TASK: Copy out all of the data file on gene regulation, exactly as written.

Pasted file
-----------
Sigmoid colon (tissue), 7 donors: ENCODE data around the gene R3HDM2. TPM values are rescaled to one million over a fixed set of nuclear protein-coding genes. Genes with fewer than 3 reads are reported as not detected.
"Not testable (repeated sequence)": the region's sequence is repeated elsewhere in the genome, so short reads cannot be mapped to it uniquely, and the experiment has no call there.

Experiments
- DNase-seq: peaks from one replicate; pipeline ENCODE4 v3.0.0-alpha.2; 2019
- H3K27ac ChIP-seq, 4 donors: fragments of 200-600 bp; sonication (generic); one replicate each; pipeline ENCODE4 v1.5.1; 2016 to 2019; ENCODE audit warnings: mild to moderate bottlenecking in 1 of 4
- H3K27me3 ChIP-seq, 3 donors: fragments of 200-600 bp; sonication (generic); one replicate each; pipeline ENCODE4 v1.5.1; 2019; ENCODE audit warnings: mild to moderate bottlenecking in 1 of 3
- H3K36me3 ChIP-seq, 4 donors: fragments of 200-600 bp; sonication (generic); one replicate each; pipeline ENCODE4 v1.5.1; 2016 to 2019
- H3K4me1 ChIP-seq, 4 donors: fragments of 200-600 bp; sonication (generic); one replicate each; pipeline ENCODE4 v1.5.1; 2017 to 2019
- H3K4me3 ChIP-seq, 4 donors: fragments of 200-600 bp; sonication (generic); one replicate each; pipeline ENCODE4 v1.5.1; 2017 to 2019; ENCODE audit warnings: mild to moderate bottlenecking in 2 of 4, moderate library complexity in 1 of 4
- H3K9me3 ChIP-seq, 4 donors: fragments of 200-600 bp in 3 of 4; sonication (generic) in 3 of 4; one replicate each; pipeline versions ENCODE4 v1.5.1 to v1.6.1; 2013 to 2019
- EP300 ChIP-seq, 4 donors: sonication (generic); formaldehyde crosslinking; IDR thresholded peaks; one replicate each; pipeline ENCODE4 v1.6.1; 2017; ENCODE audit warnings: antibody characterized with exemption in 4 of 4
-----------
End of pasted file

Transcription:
Sigmoid colon (tissue), 7 donors: ENCODE data around the gene R3HDM2. TPM values are rescaled to one million over a fixed set of nuclear protein-coding genes. Genes with fewer than 3 reads are reported as not detected.
"Not testable (repeated sequence)": the region's sequence is repeated elsewhere in the genome, so short reads cannot be mapped to it uniquely, and the experiment has no call there.

Experiments
- DNase-seq: peaks from one replicate; pipeline ENCODE4 v3.0.0-alpha.2; 2019
- H3K27ac ChIP-seq, 4 donors: fragments of 200-600 bp; sonication (generic); one replicate each; pipeline ENCODE4 v1.5.1; 2016 to 2019; ENCODE audit warnings: mild to moderate bottlenecking in 1 of 4
- H3K27me3 ChIP-seq, 3 donors: fragments of 200-600 bp; sonication (generic); one replicate each; pipeline ENCODE4 v1.5.1; 2019; ENCODE audit warnings: mild to moderate bottlenecking in 1 of 3
- H3K36me3 ChIP-seq, 4 donors: fragments of 200-600 bp; sonication (generic); one replicate each; pipeline ENCODE4 v1.5.1; 2016 to 2019
- H3K4me1 ChIP-seq, 4 donors: fragments of 200-600 bp; sonication (generic); one replicate each; pipeline ENCODE4 v1.5.1; 2017 to 2019
- H3K4me3 ChIP-seq, 4 donors: fragments of 200-600 bp; sonication (generic); one replicate each; pipeline ENCODE4 v1.5.1; 2017 to 2019; ENCODE audit warnings: mild to moderate bottlenecking in 2 of 4, moderate library complexity in 1 of 4
- H3K9me3 ChIP-seq, 4 donors: fragments of 200-600 bp in 3 of 4; sonication (generic) in 3 of 4; one replicate each; pipeline versions ENCODE4 v1.5.1 to v1.6.1; 2013 to 2019
- EP300 ChIP-seq, 4 donors: sonication (generic); formaldehyde crosslinking; IDR thresholded peaks; one replicate each; pipeline ENCODE4 v1.6.1; 2017; ENCODE audit warnings: antibody characterized with exemption in 4 of 4